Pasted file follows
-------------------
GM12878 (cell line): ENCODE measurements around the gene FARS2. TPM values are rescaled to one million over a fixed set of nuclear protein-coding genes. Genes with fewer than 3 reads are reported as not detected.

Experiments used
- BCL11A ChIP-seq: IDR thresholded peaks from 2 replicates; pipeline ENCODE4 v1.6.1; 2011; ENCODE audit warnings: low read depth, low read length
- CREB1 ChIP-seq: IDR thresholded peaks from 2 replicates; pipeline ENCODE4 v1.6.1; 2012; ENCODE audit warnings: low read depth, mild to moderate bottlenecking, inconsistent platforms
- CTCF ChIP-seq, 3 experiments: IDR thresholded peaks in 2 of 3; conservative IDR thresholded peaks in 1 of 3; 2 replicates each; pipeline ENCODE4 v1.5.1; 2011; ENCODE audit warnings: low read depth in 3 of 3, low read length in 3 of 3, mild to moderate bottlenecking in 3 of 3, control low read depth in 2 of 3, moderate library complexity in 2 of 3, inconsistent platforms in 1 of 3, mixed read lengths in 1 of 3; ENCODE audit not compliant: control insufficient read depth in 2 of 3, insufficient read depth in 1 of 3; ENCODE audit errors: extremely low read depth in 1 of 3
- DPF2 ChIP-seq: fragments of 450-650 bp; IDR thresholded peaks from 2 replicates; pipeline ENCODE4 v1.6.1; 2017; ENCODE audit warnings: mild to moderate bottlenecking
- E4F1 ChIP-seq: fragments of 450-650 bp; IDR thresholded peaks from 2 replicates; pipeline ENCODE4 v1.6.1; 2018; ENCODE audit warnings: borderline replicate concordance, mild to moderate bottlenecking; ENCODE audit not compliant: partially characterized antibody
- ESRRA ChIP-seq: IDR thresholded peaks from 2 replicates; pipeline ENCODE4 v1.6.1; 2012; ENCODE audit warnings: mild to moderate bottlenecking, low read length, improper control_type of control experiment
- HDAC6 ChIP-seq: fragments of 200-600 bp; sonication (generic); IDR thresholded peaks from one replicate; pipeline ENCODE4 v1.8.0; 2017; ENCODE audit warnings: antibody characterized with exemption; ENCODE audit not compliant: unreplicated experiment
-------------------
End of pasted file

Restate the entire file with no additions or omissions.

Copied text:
GM12878 (cell line): ENCODE measurements around the gene FARS2. TPM values are rescaled to one million over a fixed set of nuclear protein-coding genes. Genes with fewer than 3 reads are reported as not detected.

Experiments used
- BCL11A ChIP-seq: IDR thresholded peaks from 2 replicates; pipeline ENCODE4 v1.6.1; 2011; ENCODE audit warnings: low read depth, low read length
- CREB1 ChIP-seq: IDR thresholded peaks from 2 replicates; pipeline ENCODE4 v1.6.1; 2012; ENCODE audit warnings: low read depth, mild to moderate bottlenecking, inconsistent platforms
- CTCF ChIP-seq, 3 experiments: IDR thresholded peaks in 2 of 3; conservative IDR thresholded peaks in 1 of 3; 2 replicates each; pipeline ENCODE4 v1.5.1; 2011; ENCODE audit warnings: low read depth in 3 of 3, low read length in 3 of 3, mild to moderate bottlenecking in 3 of 3, control low read depth in 2 of 3, moderate library complexity in 2 of 3, inconsistent platforms in 1 of 3, mixed read lengths in 1 of 3; ENCODE audit not compliant: control insufficient read depth in 2 of 3, insufficient read depth in 1 of 3; ENCODE audit errors: extremely low read depth in 1 of 3
- DPF2 ChIP-seq: fragments of 450-650 bp; IDR thresholded peaks from 2 replicates; pipeline ENCODE4 v1.6.1; 2017; ENCODE audit warnings: mild to moderate bottlenecking
- E4F1 ChIP-seq: fragments of 450-650 bp; IDR thresholded peaks from 2 replicates; pipeline ENCODE4 v1.6.1; 2018; ENCODE audit warnings: borderline replicate concordance, mild to moderate bottlenecking; ENCODE audit not compliant: partially characterized antibody
- ESRRA ChIP-seq: IDR thresholded peaks from 2 replicates; pipeline ENCODE4 v1.6.1; 2012; ENCODE audit warnings: mild to moderate bottlenecking, low read length, improper control_type of control experiment
- HDAC6 ChIP-seq: fragments of 200-600 bp; sonication (generic); IDR thresholded peaks from one replicate; pipeline ENCODE4 v1.8.0; 2017; ENCODE audit warnings: antibody characterized with exemption; ENCODE audit not compliant: unreplicated experiment